TPI (Threads Per Inch) defines the number of threads contained in one inch of the tire casing. The lower the number of TPI, the larger the gauge cords in the casing. Thus, the more durable the tire becomes. The higher the TPI, the more lightweight the tire becomes and the more supple the ride of the tire. Race road tires usually offer a higher TPI, 100-130.

As a general rule, the higher the thread count, the more flexible and supple a tire will feel, which improves ride quality, handling, and control. It also increases manufacturing costs. If you’re looking for protection from flat tires, some tires have reinforced casing designed to help prevent punctures.

SUB-TREAD – Not all tires have sub-treads. They’re a common feature on tires designed with additional puncture protection. For example, an additional Kevlar or nylon layer will be placed in the tire beneath the tread to stop sharp objects from being able to puncture the tube.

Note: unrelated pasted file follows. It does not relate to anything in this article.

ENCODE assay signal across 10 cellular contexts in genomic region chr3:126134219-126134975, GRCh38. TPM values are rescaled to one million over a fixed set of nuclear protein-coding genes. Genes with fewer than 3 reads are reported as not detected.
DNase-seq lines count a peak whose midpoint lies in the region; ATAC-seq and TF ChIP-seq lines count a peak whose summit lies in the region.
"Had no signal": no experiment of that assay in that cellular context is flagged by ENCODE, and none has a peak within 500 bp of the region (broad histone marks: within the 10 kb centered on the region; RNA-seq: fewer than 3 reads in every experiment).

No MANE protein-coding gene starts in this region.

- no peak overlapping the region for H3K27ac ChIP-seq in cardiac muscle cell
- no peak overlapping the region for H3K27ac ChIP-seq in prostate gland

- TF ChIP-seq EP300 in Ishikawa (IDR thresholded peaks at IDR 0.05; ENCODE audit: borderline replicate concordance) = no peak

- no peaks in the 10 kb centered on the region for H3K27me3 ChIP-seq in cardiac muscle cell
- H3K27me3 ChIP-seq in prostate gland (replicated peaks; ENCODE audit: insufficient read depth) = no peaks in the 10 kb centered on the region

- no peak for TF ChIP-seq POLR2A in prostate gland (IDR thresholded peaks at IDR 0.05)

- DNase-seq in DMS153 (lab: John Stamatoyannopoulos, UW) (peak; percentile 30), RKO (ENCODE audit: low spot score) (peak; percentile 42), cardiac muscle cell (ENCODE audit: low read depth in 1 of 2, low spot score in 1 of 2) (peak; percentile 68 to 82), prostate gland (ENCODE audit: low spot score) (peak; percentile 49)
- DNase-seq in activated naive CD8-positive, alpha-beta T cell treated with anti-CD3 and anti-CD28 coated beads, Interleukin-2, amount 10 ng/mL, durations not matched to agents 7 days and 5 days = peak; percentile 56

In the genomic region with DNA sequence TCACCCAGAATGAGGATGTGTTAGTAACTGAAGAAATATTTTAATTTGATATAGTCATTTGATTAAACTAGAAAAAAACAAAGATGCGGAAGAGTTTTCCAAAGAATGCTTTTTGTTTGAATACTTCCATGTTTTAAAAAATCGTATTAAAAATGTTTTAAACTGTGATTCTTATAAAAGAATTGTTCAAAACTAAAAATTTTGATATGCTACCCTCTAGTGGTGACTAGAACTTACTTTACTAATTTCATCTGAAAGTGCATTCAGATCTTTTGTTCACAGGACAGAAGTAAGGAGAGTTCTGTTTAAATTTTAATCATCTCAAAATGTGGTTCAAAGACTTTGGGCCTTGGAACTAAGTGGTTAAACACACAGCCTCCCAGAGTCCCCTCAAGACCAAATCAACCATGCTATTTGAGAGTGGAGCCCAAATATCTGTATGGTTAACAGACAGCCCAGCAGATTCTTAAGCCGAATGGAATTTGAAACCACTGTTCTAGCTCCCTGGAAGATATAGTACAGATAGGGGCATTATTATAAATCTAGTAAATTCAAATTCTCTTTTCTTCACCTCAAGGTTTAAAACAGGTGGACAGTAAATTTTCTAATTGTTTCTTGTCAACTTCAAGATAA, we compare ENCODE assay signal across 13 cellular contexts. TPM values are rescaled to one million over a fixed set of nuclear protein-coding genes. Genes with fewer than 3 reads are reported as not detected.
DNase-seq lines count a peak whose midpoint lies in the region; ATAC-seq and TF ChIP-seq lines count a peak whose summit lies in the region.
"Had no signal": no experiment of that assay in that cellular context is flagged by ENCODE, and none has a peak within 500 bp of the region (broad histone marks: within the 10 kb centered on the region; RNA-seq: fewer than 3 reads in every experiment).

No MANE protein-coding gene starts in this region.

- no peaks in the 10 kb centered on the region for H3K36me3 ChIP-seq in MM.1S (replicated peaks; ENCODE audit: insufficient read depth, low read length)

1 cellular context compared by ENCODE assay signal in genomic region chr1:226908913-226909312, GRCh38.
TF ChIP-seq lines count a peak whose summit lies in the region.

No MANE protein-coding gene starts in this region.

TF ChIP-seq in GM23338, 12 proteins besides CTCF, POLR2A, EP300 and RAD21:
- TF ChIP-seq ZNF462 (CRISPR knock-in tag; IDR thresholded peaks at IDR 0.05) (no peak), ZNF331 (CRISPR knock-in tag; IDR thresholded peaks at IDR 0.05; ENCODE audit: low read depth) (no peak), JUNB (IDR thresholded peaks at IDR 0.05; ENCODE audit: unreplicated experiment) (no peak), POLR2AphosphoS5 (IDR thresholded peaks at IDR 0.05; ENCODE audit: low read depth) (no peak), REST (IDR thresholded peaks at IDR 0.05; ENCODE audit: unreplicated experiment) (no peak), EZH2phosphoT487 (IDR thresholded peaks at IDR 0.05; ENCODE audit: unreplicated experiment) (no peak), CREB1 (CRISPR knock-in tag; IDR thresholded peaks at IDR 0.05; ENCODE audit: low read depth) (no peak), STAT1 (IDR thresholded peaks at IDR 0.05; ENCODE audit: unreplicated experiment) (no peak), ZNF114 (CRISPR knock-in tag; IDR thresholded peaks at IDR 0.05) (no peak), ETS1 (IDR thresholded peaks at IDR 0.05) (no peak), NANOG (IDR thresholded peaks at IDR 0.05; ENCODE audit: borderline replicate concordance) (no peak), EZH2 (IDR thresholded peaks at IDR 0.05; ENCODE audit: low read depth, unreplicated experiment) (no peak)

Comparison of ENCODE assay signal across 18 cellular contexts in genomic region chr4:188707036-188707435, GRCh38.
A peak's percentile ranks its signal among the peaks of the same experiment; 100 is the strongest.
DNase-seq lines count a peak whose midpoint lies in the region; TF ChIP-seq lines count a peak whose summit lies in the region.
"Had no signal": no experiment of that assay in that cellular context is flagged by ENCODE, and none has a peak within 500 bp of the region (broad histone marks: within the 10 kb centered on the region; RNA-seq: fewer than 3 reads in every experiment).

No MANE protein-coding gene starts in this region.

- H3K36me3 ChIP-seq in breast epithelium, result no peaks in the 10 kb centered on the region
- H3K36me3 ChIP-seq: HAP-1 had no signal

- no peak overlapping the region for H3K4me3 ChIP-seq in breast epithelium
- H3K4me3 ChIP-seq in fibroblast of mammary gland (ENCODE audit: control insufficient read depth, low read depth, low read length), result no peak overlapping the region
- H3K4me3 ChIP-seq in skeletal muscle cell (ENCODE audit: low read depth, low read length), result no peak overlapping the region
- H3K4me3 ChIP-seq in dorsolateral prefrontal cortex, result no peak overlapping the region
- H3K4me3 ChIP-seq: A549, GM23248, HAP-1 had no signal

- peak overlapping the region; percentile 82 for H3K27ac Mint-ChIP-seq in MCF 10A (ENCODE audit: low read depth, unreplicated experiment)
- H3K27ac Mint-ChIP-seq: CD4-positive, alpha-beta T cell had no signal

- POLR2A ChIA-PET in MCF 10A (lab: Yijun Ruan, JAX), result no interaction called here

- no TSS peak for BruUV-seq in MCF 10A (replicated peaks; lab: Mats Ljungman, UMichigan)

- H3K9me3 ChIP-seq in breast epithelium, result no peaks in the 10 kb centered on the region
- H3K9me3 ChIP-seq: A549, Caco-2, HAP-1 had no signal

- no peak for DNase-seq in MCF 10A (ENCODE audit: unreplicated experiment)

Tires equipped with protective sub-treads will be labeled as such.
If you suffer lots of flats due to the roads or conditions you ride in, getting tires with protective sub treads makes a lot of sense. Ditto if you only puncture occasionally, but hate dealing with flats. The only drawback is a little additional weight, which racers and fast riders might not want.

SIDEWALL – Rubber is applied to the side of the casing between the tread and the bead to form the sidewall. Each tire will have different rubber compounds and thickness depending on its intended purpose. The sidewall provides the entire tire with rigidity and lateral support, especially during cornering. Road tire sidewalls are usually their weakest points as there isn’t much chance of contact there – they’re thinner here in order to save weight.